I recently purchased 3 unit / flat in Burbank IL (Chicago Suburb) and I inherited tenants that are month to month. My town has just changed their laws requiring leases for every rental unit with a yearly $20 permit. I do have a lease that I had previously drafted up by my lawyer which I plan to use but one of my tenants does not speak English. When I do speak to her, her daughter translates. Has anyone run into this problem and if so what did you do?
-Pay a Spanish speaking lawyer for a new lease?
-Try to get my tenant to sign a lease she can’t read?
-Try to get the daughter to sign the lease? She’s in her early 20s
I’m leaning towards just paying the money for a new lease. They’re great tenants that I don’t want to lose but I don’t want to do anything to put myself in a bad position either. Any suggestions, experiences, or recommendation to a good Spanish speaking lawyer in the Chicagoland area would be great.
@Justin Gonzalez I don't have personal experience here and I'm not a lawyer, but I suspect that you will have to get the lease drawn up in Spanish. If you have either the tenant sign a lease that she can't legally be expected to understand or have the daughter sign the lease for her mother without power of attorney, I don't believe that the lease will hold up in court should they ever decide to be less-than-ideal tenants.
the lease should be in English but having the conversion in Spanish makes it a stronger agreement because you know they undertand the rules and guidelines of the agreement. Im Also looking for a copy in Spanish/ English.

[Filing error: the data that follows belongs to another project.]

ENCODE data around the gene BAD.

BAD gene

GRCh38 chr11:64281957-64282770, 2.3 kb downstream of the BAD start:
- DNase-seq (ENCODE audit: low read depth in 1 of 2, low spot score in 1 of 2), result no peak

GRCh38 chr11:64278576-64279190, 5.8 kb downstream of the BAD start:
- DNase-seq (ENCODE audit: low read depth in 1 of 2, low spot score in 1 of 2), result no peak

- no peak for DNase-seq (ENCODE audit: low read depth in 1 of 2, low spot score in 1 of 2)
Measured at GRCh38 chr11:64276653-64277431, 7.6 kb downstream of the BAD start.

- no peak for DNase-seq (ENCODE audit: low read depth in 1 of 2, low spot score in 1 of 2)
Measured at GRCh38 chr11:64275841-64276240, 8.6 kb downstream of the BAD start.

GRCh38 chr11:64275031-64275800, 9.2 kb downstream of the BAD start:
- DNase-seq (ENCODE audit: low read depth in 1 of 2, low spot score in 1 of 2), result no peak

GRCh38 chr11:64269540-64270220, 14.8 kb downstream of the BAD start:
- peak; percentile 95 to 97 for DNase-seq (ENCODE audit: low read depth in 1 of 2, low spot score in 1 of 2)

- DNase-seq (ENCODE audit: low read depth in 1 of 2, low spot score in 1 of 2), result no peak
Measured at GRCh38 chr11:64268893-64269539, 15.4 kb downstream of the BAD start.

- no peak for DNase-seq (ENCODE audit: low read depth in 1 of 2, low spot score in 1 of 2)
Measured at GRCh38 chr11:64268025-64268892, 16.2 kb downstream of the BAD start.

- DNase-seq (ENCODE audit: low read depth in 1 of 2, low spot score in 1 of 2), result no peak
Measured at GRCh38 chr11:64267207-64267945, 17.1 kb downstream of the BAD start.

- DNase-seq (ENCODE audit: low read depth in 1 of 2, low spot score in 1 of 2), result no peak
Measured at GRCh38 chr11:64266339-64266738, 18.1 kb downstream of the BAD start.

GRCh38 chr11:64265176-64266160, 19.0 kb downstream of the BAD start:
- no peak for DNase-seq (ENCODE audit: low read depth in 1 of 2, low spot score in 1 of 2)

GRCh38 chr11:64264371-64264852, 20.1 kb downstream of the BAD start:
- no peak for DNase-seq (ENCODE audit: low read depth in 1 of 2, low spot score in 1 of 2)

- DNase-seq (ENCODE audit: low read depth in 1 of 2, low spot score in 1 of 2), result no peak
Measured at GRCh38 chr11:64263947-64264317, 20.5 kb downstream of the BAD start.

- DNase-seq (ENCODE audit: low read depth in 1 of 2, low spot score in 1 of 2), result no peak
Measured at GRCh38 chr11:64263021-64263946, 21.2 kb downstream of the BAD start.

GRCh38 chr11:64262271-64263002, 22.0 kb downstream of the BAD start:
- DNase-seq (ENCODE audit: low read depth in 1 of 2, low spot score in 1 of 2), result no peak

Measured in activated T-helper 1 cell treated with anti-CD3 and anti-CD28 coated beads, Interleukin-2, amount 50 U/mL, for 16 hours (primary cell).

I have a similar situation. I am actually trying to learn Spanish to help and being Texas, it is almost necessary. If the daughter lives there she should be on the lease anyway. Also to clarify, a MTM lease is still a lease. Is Burbank prohibiting MTM leases and forcing you to sign new ones? I would give her a blank copy of the lease ahead of time so she can have it translated herself and just have her daughter there when she signs it. If her daughter won't sign the lease have them both sign a separate document saying it was translated when signed and she understands what she is signing. Will it hold up in court? Hopefully you never need to find out. If you are really worried, do the signing at a notary. I have not had to take adverse action against my tenant and hopefully won't, so I cant say what legal barriers you would run into.
Unfortunately I have personal experience with this issue . Grandma is Puerto Rican . Grand daughter talks to me . Very annoying very and it’s a unique challenge to communicate to get my point across .
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